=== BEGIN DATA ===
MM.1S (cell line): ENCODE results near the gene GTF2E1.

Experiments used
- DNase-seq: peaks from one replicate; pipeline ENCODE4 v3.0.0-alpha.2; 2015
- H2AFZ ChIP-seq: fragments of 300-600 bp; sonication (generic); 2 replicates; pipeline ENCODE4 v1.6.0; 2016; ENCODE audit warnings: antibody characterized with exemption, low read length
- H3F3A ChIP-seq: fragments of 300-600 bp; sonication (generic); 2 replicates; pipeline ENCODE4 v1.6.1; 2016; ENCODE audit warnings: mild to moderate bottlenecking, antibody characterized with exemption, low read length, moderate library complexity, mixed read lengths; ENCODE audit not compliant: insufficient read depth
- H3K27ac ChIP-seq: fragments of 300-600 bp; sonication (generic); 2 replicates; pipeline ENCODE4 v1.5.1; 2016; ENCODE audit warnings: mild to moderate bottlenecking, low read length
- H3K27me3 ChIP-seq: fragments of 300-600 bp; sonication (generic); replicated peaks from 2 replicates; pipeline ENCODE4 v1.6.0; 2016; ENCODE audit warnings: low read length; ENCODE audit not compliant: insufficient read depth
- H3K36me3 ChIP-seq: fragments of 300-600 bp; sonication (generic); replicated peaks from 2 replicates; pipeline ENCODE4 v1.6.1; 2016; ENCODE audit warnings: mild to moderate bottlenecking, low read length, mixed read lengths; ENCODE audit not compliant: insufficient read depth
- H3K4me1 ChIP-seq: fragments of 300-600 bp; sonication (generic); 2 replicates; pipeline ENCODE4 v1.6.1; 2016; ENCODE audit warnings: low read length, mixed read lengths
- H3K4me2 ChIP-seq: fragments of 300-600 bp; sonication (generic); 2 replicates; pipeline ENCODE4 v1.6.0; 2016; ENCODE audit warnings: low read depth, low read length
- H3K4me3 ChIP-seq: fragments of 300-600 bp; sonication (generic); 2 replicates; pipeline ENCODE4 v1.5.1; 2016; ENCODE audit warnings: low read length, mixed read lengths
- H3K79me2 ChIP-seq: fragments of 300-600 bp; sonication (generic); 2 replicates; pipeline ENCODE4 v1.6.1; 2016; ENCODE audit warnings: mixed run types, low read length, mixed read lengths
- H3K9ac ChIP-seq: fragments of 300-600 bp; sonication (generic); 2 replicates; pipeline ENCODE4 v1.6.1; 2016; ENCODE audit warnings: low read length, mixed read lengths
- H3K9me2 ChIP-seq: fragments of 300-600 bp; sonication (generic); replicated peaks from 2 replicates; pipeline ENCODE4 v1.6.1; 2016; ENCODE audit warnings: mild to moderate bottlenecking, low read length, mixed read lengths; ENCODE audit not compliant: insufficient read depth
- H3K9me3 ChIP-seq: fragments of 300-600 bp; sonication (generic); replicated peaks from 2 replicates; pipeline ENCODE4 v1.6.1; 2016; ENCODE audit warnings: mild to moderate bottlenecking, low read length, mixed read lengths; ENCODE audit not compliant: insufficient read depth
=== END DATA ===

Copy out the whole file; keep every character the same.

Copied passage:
MM.1S (cell line): ENCODE results near the gene GTF2E1.

Experiments used
- DNase-seq: peaks from one replicate; pipeline ENCODE4 v3.0.0-alpha.2; 2015
- H2AFZ ChIP-seq: fragments of 300-600 bp; sonication (generic); 2 replicates; pipeline ENCODE4 v1.6.0; 2016; ENCODE audit warnings: antibody characterized with exemption, low read length
- H3F3A ChIP-seq: fragments of 300-600 bp; sonication (generic); 2 replicates; pipeline ENCODE4 v1.6.1; 2016; ENCODE audit warnings: mild to moderate bottlenecking, antibody characterized with exemption, low read length, moderate library complexity, mixed read lengths; ENCODE audit not compliant: insufficient read depth
- H3K27ac ChIP-seq: fragments of 300-600 bp; sonication (generic); 2 replicates; pipeline ENCODE4 v1.5.1; 2016; ENCODE audit warnings: mild to moderate bottlenecking, low read length
- H3K27me3 ChIP-seq: fragments of 300-600 bp; sonication (generic); replicated peaks from 2 replicates; pipeline ENCODE4 v1.6.0; 2016; ENCODE audit warnings: low read length; ENCODE audit not compliant: insufficient read depth
- H3K36me3 ChIP-seq: fragments of 300-600 bp; sonication (generic); replicated peaks from 2 replicates; pipeline ENCODE4 v1.6.1; 2016; ENCODE audit warnings: mild to moderate bottlenecking, low read length, mixed read lengths; ENCODE audit not compliant: insufficient read depth
- H3K4me1 ChIP-seq: fragments of 300-600 bp; sonication (generic); 2 replicates; pipeline ENCODE4 v1.6.1; 2016; ENCODE audit warnings: low read length, mixed read lengths
- H3K4me2 ChIP-seq: fragments of 300-600 bp; sonication (generic); 2 replicates; pipeline ENCODE4 v1.6.0; 2016; ENCODE audit warnings: low read depth, low read length
- H3K4me3 ChIP-seq: fragments of 300-600 bp; sonication (generic); 2 replicates; pipeline ENCODE4 v1.5.1; 2016; ENCODE audit warnings: low read length, mixed read lengths
- H3K79me2 ChIP-seq: fragments of 300-600 bp; sonication (generic); 2 replicates; pipeline ENCODE4 v1.6.1; 2016; ENCODE audit warnings: mixed run types, low read length, mixed read lengths
- H3K9ac ChIP-seq: fragments of 300-600 bp; sonication (generic); 2 replicates; pipeline ENCODE4 v1.6.1; 2016; ENCODE audit warnings: low read length, mixed read lengths
- H3K9me2 ChIP-seq: fragments of 300-600 bp; sonication (generic); replicated peaks from 2 replicates; pipeline ENCODE4 v1.6.1; 2016; ENCODE audit warnings: mild to moderate bottlenecking, low read length, mixed read lengths; ENCODE audit not compliant: insufficient read depth
- H3K9me3 ChIP-seq: fragments of 300-600 bp; sonication (generic); replicated peaks from 2 replicates; pipeline ENCODE4 v1.6.1; 2016; ENCODE audit warnings: mild to moderate bottlenecking, low read length, mixed read lengths; ENCODE audit not compliant: insufficient read depth